Infectious Diseases

Chimpanzees have been experimentally infected with many of the same pathogens and viruses that afflict humans. Many human infectious diseases cause either only mild symptoms or no illness at all in chimpanzees. The only way to detect whether a chimpanzee has been “infected” is to examine cells for presence of the infectious agent. This is the case with HIV, the range of hepatitis viruses, and others.

Because the course of disease is so radically different in chimpanzees, their use in infectious disease research is to function mostly as a medium in which to grow viruses and antigens—essentially as living test tubes.

Often treatments and/or vaccines developed using chimpanzees are found to be inadequate for human use. Despite genetic similarities between chimpanzees and humans, complex physiological differences exist on the cellular level. For example, researchers tried unsuccessfully for more than two decades to develop an HIV/AIDS vaccine using chimpanzees and only a small handful of scientists continue to advocate for their use, even in the midst of such growing scientific arguments against it. Yet even those who champion the use of chimpanzees and other nonhuman primates in HIV research have admitted:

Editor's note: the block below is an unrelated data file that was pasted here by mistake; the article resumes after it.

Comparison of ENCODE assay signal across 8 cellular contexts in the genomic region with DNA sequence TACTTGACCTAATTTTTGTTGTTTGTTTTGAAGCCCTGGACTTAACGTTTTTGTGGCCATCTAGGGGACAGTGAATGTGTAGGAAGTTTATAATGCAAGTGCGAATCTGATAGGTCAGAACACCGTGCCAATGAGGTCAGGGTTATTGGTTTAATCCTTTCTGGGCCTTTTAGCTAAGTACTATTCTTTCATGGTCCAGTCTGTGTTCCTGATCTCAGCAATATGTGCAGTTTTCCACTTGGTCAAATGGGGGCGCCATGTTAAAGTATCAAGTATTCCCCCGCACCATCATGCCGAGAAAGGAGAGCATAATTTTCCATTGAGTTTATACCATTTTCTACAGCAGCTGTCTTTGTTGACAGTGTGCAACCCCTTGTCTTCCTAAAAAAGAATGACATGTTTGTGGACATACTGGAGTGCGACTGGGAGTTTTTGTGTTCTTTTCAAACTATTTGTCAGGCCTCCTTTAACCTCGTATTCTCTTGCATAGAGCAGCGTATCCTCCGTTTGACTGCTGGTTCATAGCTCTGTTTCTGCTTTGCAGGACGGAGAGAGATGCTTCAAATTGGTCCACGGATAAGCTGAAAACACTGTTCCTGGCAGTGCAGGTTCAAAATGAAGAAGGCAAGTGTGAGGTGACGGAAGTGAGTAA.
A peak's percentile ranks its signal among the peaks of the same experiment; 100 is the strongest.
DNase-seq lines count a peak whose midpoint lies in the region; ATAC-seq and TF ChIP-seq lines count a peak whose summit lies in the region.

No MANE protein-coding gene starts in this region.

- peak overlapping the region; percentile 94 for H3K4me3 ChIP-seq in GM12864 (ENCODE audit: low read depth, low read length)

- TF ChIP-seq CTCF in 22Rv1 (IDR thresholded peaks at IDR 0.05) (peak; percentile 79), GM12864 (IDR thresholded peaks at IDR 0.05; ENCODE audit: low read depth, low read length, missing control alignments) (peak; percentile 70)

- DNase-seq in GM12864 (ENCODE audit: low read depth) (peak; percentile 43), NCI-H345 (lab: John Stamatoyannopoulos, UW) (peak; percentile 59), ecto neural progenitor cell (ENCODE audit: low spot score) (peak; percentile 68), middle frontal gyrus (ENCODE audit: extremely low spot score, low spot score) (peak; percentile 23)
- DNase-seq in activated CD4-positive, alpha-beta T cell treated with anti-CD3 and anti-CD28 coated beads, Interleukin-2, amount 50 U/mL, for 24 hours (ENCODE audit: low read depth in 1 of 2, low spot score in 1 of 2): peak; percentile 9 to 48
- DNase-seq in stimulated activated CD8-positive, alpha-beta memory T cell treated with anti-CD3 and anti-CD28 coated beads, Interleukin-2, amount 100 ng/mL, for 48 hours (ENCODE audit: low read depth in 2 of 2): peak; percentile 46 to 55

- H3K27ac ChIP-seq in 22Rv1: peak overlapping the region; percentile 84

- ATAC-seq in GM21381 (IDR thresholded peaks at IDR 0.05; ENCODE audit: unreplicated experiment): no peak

… Because AIDS is a complicated disease involving many molecular events in several different cell types, a vaccination that works in NHPs [nonhuman primates] may not work in humans. (1)

Mounting scientific evidence and superior new approaches provided further testimony to the ineffectiveness, inhumaneness, and unnecessary use of chimpanzees in areas of research in which they have traditionally been used. In reviewing the history of hepatitis, physician Paul Beeson (former Chairman of Medicine at Emory and Yale Medical Schools) stated, “Progress in the understanding and management of human disease must begin, and end, with studies of man…” (2)


(1) Sibal, LR and Samson, KJ. 2001. Nonhuman Primates: A Critical Role in Current Disease Research, ILAR Journal, 42(2):75
(2) Beeson, PB. 1979. The growth of knowledge about a disease: hepatitis. American Journal of Medicine, 67: 366-370

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